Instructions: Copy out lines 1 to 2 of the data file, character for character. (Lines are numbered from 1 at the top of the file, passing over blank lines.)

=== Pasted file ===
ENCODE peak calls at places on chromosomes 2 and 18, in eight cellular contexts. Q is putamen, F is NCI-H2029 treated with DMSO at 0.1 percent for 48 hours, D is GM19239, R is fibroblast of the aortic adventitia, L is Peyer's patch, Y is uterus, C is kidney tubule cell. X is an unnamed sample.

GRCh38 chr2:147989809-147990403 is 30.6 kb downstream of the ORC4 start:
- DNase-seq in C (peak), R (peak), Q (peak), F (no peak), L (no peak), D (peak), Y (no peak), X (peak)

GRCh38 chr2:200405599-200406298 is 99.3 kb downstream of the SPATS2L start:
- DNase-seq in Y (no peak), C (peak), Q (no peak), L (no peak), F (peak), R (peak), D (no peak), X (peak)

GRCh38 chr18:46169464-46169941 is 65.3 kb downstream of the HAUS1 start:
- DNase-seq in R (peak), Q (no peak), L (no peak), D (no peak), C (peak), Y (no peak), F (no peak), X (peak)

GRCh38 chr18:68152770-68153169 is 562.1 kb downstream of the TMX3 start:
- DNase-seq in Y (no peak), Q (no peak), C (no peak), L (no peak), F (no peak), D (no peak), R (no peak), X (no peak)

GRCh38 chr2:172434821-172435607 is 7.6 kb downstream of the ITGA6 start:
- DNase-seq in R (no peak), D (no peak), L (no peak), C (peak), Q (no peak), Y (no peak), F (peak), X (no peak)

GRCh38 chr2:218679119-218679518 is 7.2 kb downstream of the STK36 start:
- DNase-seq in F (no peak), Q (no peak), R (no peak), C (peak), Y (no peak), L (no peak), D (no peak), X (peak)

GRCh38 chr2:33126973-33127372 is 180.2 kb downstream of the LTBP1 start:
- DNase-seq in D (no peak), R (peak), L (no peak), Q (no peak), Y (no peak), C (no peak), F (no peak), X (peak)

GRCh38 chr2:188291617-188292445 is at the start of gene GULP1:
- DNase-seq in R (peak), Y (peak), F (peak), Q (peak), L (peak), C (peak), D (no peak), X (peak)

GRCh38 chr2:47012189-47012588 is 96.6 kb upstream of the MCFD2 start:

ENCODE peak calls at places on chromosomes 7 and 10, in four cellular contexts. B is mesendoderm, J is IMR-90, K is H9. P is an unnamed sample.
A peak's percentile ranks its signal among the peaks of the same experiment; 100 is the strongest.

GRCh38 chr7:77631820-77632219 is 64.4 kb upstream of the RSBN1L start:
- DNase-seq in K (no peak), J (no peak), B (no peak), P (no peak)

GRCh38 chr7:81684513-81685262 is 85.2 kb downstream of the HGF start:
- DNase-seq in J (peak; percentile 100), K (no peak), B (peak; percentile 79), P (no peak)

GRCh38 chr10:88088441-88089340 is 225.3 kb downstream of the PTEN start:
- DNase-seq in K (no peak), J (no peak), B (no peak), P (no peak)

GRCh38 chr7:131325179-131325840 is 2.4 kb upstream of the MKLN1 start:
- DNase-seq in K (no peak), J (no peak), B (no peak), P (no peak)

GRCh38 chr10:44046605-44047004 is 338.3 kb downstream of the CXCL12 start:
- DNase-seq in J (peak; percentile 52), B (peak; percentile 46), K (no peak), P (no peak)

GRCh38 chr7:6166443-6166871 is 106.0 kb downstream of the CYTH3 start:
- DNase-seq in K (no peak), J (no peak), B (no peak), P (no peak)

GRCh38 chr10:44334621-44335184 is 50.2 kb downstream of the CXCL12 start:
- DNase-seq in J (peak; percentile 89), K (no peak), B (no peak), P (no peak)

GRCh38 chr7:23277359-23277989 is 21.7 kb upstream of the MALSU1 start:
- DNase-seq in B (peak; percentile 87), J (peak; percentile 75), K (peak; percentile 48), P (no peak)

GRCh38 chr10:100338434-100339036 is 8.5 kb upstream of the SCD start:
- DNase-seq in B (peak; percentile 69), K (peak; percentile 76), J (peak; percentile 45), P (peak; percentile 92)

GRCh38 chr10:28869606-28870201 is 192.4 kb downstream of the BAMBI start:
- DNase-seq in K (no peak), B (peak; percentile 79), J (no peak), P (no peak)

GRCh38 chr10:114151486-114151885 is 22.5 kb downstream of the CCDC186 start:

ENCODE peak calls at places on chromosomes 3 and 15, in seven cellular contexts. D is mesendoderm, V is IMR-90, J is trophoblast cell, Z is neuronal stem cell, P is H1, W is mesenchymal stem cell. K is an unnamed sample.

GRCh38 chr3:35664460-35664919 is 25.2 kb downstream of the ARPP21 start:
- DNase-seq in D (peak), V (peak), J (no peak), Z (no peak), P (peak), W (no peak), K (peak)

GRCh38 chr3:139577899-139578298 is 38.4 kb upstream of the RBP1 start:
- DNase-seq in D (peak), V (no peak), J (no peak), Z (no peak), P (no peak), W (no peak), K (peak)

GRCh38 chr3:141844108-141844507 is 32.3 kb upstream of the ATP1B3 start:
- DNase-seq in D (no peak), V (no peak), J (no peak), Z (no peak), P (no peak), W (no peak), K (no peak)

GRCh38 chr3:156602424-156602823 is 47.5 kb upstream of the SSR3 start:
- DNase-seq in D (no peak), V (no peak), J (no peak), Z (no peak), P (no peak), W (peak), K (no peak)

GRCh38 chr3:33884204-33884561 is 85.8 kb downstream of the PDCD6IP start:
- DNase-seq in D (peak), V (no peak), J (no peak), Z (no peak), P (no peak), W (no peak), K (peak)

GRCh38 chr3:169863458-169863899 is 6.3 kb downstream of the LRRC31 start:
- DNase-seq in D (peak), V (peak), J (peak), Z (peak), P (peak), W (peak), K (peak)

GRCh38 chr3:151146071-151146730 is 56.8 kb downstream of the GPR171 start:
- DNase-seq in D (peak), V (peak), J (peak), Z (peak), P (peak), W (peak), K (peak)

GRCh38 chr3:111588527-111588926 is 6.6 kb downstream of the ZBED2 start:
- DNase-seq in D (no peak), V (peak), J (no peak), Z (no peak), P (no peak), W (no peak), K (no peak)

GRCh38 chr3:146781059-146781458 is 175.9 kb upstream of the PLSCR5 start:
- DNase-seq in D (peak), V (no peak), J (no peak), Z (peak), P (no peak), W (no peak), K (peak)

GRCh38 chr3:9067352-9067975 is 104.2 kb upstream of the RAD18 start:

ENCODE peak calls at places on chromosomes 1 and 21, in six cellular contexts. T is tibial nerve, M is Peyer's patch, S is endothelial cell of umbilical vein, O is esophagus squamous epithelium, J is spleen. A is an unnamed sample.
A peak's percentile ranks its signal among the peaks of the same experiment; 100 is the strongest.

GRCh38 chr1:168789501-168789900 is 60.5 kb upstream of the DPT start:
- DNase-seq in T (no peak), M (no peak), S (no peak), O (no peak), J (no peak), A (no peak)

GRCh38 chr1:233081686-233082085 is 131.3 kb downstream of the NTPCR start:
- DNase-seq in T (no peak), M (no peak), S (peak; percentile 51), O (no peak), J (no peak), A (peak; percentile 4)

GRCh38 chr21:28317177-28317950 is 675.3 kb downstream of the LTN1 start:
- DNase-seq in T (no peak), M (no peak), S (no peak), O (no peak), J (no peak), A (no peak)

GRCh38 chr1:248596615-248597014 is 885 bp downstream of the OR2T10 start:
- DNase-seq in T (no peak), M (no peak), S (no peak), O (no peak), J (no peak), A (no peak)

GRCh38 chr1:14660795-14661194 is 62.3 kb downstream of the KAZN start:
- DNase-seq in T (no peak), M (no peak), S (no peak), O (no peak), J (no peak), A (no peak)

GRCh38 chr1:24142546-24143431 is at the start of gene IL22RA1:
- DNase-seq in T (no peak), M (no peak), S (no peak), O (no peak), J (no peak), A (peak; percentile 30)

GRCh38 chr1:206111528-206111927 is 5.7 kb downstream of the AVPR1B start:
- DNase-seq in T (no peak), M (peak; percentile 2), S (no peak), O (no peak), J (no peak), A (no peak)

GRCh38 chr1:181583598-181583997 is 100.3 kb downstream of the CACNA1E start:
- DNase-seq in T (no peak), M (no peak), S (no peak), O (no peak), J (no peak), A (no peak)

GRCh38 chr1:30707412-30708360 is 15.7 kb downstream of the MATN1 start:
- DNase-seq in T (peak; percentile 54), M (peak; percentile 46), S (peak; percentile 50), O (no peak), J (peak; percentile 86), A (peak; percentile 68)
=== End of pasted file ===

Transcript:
ENCODE peak calls at places on chromosomes 2 and 18, in eight cellular contexts. Q is putamen, F is NCI-H2029 treated with DMSO at 0.1 percent for 48 hours, D is GM19239, R is fibroblast of the aortic adventitia, L is Peyer's patch, Y is uterus, C is kidney tubule cell. X is an unnamed sample.

GRCh38 chr2:147989809-147990403 is 30.6 kb downstream of the ORC4 start: